She loves showing off her collection of Rainbow Magic books.
She loves reading to people about our upcoming Disney cruise.
She loves getting out her games and setting the up on the floor and playing.
She loves all of those things, and so much more, about family visiting. To her, it is a special treat to be at the center of someone’s attention who is not me or Amber.
Mostly, she loves when family visits because she loves family. I am not even certain that it has anything to do with the fact that we don’t have any family here. I really think that if we were surrounded by family, she would still be the same way; Kaitlyn has such a deep-rooted caring for everyone anyway, but with family it seems to go up another level or two.
Which is why Friday and Saturday morning were really difficult on her. While she once again was rewarded with a trip to Nuberri Friday (correction from an earlier post, she went to Nuberri every day with Amber’s mom), she was really emotional during the afternoon. Amber’s mom was packing up her things, getting ready to leave Saturday morning, and Kaitlyn was beside herself. It did not get any better as the evening wore on, and by the time she was tucked into bed, her face was puffy and moist from crying so much. When Saturday morning rolled around, the tears started again. She really did not want Amber’s mom to leave.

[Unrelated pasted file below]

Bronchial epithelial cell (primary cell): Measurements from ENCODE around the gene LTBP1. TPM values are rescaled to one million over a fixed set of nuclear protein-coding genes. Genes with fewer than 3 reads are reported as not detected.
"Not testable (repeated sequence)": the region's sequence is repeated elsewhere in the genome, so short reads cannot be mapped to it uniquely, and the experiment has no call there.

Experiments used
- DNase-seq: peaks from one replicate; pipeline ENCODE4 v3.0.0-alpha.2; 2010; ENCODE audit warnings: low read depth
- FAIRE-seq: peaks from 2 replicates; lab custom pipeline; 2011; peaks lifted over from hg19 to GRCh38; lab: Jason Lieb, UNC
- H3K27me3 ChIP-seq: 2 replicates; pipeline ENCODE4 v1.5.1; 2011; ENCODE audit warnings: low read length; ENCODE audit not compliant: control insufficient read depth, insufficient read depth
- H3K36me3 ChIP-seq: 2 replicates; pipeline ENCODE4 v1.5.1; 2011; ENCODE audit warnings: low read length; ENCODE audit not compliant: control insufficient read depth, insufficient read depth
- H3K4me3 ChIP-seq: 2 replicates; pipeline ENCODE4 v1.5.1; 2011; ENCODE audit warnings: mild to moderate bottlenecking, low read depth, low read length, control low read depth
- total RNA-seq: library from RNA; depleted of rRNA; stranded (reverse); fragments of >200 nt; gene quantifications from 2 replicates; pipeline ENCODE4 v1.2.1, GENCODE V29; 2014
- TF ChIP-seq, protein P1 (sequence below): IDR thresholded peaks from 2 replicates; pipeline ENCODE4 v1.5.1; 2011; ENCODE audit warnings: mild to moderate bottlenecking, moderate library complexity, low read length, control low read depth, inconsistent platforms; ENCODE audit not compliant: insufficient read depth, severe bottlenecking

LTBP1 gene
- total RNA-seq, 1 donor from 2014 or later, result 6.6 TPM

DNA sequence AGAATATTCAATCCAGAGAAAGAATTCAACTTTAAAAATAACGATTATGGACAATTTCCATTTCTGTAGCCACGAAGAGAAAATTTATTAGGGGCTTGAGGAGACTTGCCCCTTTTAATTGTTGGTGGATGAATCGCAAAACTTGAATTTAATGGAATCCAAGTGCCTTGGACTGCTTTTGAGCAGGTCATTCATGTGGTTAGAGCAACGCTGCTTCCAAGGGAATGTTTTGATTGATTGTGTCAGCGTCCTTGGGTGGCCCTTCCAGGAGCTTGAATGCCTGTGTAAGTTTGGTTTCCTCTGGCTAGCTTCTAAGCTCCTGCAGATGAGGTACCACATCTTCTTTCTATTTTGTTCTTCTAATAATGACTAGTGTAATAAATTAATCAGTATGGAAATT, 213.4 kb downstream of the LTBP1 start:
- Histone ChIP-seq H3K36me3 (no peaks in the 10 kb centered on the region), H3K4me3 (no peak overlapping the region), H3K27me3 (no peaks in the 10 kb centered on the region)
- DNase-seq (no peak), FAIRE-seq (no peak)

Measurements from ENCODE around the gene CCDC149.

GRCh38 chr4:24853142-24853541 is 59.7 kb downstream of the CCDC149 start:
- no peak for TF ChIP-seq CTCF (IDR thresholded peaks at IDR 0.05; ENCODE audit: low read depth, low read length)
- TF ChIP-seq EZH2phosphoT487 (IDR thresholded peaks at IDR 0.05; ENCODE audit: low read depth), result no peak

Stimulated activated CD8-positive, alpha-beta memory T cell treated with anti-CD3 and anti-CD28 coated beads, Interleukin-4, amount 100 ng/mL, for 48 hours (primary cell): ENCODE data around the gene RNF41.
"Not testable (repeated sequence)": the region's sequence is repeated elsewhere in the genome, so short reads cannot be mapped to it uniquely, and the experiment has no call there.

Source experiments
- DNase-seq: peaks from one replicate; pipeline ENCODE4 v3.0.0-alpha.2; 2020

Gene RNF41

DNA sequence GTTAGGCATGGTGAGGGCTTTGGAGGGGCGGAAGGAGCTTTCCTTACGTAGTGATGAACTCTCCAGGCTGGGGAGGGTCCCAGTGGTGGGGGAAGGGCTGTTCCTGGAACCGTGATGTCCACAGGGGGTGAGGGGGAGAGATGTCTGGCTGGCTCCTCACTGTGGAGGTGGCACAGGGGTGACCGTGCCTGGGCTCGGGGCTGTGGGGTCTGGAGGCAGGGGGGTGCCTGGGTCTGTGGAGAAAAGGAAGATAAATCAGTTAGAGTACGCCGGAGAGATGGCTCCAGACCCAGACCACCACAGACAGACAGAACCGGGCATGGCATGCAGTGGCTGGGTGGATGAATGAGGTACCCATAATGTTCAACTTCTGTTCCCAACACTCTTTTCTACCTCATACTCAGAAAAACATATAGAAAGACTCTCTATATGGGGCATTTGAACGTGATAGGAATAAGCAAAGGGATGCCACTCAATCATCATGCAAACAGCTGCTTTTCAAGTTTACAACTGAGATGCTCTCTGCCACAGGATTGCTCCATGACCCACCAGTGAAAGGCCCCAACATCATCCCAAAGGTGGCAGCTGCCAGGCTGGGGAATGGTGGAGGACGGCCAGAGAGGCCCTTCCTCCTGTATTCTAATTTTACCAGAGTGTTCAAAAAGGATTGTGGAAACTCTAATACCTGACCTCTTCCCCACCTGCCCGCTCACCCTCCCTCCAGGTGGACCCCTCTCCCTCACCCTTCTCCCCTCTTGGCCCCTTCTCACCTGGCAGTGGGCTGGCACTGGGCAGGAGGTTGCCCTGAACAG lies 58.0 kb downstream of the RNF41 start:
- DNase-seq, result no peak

During the day Saturday, Amber and I talked about Kaitlyn’s reaction. While we expected the usual crying like she does when my parents leave or Amber’s dad leaves, we were a little surprised that is lasted as long as it did. I think part of it was just having been spoiled for 8 days or so; it’s strange though, because as much as Amber’s mom spoiled her during her visit, she also made sure that she followed most of our rules. I also think that part of it is that Kaitlyn is starting to really understand that her time with family other than us is limited; we know she loves spending time with us, but I think that she sometimes longs for more. Not more time with us, more people to share in the absolute joy she gets out of even the smallest little things.
I know from my perspective, having more people close would be tremendous. Take, for example, next Tuesday. We will be heading down to the Historic Old Capitol Building to attend the Light It Up Blue festivities. It is a pretty big deal to us, especially because Kaitlyn’s Asperger’s does not show up only on World Autism Awareness Day (it is there all the time), and having more support would be great.
Kaitlyn heads back to school tomorrow. Back to her daily routine, back to seeing her friends every day. She starts T-ball Wednesday. The next few months, between school and extra-curricular activities, are going to fly. We have our cruise, and then Kaitlyn’s birthday party (with a new theme), so it will not be until late June that we have to comfort her when family heads home in the morning.